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Easter Island, a rose in the sea.
In respect to its history, the whispered tradition is that Hotu Matu'a disembarked in Anakena around 1500 years ago to become the first King of Rapa Nui. His travel companions and descendants colonized the island, dividing into numerous tribes and developing a singular culture, with its own writing.
They began to erect colossal stone statues around the whole island, becoming their largest activity and characteristic. They did this to honor their ancestors and to ask for protection for their descendants, through their energy or mana.
Through the XVII century, a series of internal wars brought an end to the first phase of the Rapa Nui culture, that of the moai and their forever unsolved mysteries, to open up to other rites, such as the tournaments for the election of the bird man, tangata manu, in the ceremonial village of Orongo. The competition consisted in capturing the first egg of the manutara bird and each tribe had a representative, hopo manu, who was isolated near the Rano Kau Volcano to train for the different aspects of the tournament, such as climbing and swimming. With the arrival of the first migratory birds to the islets, in spring, the race began. The competitors celebrated a food ritual called umu tahu, painted their bodies with kia (colored minerals) and then descended the cliff next to Orongo, which is about 300 meters above sea level. They then swam towards the largest of the islets, the Motu Nui, about 2 kilometers away. The hopo manu waited in caves where the birds nested on the islet, and once the birds had laid their eggs, captured one and attempted to return to Orongo. The hopo manu that delivered their egg first to their ariki or Key became the tangata manu, the religious and political chief of the island for one year.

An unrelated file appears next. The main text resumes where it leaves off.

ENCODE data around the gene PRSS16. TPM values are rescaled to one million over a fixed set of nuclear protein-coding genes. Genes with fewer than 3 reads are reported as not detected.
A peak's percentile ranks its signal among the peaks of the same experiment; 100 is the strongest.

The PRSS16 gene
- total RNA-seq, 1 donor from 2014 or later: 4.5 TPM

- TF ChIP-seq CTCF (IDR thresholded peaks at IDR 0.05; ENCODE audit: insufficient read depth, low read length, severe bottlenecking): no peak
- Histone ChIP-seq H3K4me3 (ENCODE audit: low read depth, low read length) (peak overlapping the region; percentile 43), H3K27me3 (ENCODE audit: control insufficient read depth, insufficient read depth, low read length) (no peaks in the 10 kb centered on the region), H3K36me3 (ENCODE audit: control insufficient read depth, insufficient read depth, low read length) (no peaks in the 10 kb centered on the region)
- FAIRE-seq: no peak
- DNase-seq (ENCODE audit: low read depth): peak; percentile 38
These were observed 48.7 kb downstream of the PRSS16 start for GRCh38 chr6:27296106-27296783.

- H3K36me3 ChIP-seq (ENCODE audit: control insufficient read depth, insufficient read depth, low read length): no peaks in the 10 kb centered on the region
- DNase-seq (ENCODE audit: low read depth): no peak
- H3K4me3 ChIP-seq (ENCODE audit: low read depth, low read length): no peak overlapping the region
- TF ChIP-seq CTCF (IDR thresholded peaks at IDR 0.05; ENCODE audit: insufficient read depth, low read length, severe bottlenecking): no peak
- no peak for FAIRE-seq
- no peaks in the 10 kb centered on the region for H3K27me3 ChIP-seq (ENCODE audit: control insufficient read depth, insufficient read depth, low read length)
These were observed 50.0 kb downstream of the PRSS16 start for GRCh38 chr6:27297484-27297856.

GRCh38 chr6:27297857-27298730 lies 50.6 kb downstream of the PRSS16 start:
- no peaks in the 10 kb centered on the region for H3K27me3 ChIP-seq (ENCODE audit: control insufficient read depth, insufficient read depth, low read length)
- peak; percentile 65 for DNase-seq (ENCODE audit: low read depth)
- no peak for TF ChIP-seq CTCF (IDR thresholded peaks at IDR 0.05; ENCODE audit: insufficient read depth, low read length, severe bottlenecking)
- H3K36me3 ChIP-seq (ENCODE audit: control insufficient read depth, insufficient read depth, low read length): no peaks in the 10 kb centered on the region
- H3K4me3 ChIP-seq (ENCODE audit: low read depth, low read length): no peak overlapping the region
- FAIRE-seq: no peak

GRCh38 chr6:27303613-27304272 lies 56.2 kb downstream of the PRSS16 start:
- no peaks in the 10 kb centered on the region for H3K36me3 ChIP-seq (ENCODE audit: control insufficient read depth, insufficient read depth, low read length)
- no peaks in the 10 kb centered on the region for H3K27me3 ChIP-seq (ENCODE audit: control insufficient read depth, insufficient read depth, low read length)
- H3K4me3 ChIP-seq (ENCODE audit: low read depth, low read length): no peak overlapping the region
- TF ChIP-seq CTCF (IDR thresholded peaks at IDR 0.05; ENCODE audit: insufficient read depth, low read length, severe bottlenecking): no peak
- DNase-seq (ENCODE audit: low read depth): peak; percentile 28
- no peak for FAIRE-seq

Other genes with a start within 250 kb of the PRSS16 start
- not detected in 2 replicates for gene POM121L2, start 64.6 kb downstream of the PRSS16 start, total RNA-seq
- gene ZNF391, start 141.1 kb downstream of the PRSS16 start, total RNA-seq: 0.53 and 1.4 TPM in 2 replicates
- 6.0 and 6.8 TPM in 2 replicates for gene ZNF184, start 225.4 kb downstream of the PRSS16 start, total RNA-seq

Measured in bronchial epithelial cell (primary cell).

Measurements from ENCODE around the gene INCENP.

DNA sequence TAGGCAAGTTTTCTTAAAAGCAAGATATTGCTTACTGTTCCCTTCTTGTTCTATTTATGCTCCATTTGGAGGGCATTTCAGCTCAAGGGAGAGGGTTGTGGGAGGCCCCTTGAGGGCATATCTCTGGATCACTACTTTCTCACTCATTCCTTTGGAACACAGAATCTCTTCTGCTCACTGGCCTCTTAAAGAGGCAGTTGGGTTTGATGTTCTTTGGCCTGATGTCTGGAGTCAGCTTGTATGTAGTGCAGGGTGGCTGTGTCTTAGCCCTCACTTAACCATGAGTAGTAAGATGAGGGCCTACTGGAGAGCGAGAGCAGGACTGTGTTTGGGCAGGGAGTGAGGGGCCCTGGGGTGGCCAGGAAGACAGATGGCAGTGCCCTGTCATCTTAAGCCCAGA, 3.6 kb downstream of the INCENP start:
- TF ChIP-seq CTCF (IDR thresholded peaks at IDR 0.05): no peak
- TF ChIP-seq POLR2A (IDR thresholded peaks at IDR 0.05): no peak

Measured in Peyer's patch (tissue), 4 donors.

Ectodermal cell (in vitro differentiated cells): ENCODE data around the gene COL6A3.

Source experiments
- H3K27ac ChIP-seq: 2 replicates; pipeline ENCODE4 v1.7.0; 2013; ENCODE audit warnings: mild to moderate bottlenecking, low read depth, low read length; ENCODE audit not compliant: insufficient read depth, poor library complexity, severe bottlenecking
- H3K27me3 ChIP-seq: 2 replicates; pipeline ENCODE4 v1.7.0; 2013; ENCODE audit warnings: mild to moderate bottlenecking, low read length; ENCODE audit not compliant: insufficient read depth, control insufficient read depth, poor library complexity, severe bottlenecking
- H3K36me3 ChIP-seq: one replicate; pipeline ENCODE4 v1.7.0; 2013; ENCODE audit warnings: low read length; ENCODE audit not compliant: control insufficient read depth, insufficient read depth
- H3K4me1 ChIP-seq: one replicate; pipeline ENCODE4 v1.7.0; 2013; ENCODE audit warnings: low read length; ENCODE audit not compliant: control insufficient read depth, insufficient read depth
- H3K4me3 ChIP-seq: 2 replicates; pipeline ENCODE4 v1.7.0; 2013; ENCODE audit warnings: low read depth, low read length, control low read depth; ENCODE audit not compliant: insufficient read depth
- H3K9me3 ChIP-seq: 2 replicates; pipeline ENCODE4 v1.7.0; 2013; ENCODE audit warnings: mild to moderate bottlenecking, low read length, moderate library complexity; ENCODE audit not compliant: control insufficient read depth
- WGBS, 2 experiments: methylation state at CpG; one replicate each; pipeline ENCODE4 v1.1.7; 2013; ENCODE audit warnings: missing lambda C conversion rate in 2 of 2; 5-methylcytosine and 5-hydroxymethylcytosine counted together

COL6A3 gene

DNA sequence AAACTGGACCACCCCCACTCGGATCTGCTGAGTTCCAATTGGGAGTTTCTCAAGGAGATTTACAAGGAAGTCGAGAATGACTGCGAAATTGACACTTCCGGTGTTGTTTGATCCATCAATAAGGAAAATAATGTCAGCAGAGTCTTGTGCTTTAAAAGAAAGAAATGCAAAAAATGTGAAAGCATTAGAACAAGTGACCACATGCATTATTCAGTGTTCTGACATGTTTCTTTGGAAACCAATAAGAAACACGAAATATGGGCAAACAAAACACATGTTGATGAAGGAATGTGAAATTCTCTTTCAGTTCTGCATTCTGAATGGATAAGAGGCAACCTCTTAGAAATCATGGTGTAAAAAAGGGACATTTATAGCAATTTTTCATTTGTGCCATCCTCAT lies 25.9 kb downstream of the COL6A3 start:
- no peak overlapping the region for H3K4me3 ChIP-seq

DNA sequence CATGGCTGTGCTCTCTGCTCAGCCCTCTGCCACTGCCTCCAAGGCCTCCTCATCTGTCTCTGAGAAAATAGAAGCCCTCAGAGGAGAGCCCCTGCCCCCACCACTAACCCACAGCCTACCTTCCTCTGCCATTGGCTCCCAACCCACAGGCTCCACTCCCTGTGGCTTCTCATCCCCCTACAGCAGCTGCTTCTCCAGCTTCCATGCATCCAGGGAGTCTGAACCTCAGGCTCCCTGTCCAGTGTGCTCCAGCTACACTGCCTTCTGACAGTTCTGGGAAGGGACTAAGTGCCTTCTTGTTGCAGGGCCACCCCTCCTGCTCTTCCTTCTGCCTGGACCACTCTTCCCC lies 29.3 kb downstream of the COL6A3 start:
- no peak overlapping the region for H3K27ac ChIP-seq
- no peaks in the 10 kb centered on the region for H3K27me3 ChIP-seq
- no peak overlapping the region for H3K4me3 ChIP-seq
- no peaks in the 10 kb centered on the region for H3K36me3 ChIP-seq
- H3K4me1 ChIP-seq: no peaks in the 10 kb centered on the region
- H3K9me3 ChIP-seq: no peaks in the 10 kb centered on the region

During this period, the first western expeditions arrived on the island, officially being discovered by the Dutchman Jacobo Roggeveen in 1722. In 1888, Policarpo Toro, Captain with a Chilean National Flag, negotiated with the ariki Atamu Tekena their incorporation to Chile, arguing that they were the closest nation to the island.